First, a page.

Many experience changing dynamics in their relationship when a loved one is handed a lupus diagnosis.
No matter what your health condition, it makes sense that your doctors talk to each other. It’s called “coordinated care”—the idea that all the health care providers involved in your care should share information promptly about your condition, treatments, and medical needs.
As temperatures begin to fall, people with lupus may experience color changes, numbness, tingling, and pain in fingers and toes. These are symptoms of secondary Raynaud’s phenomenon.
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Systemic diseases such as lupus may include some sort of oral involvement. And, good regular dental care with a trusted dentist can help discover and alleviate any problems that might arise.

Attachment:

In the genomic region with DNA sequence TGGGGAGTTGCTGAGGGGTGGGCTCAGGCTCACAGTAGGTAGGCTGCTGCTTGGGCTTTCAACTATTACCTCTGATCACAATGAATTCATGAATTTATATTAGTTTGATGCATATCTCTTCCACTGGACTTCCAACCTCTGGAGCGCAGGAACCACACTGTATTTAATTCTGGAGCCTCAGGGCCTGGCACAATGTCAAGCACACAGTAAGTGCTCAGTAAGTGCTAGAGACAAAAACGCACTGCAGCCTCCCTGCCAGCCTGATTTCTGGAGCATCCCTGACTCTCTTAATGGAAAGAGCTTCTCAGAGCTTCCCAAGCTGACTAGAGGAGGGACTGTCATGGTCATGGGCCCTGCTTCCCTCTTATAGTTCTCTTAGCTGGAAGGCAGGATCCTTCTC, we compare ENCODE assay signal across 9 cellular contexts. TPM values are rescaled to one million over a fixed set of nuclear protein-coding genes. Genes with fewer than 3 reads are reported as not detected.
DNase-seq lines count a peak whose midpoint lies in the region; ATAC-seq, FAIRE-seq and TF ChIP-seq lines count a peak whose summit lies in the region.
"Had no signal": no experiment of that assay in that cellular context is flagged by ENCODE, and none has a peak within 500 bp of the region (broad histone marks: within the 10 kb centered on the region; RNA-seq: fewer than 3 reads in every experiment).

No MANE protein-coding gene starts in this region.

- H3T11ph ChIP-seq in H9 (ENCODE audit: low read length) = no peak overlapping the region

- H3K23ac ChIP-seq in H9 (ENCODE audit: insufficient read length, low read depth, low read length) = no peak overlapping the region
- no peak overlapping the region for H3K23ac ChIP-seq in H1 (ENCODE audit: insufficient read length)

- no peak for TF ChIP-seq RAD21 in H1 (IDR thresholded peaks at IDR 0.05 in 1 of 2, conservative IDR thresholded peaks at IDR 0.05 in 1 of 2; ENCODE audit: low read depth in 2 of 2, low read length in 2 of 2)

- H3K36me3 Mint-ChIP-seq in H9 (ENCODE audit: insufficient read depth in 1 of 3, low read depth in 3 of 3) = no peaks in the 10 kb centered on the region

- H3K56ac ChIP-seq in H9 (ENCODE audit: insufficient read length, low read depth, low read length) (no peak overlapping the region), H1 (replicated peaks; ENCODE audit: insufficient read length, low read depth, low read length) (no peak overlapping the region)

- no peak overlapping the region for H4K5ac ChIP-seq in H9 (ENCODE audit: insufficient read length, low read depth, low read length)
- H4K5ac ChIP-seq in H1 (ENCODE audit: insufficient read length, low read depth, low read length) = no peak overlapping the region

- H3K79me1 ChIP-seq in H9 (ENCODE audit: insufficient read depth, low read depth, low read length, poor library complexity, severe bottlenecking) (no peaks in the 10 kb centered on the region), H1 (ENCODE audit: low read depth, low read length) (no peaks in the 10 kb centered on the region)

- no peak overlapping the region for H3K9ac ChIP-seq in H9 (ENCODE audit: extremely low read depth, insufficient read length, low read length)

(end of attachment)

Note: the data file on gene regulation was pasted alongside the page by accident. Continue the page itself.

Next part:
Lupus doesn’t have one clear origin. Researchers believe it results from a complex equation of multiple factors. One part of the equation is your genetic makeup; another involves the hormones that regulate much of your body’s functions. A third is your environment.
Don’t make your lupus worse by ignoring your doctor’s instructions—take your medications as prescribed. And if there is some reason you aren’t taking them, talk to your doctor or pharmacist. Help them to help you!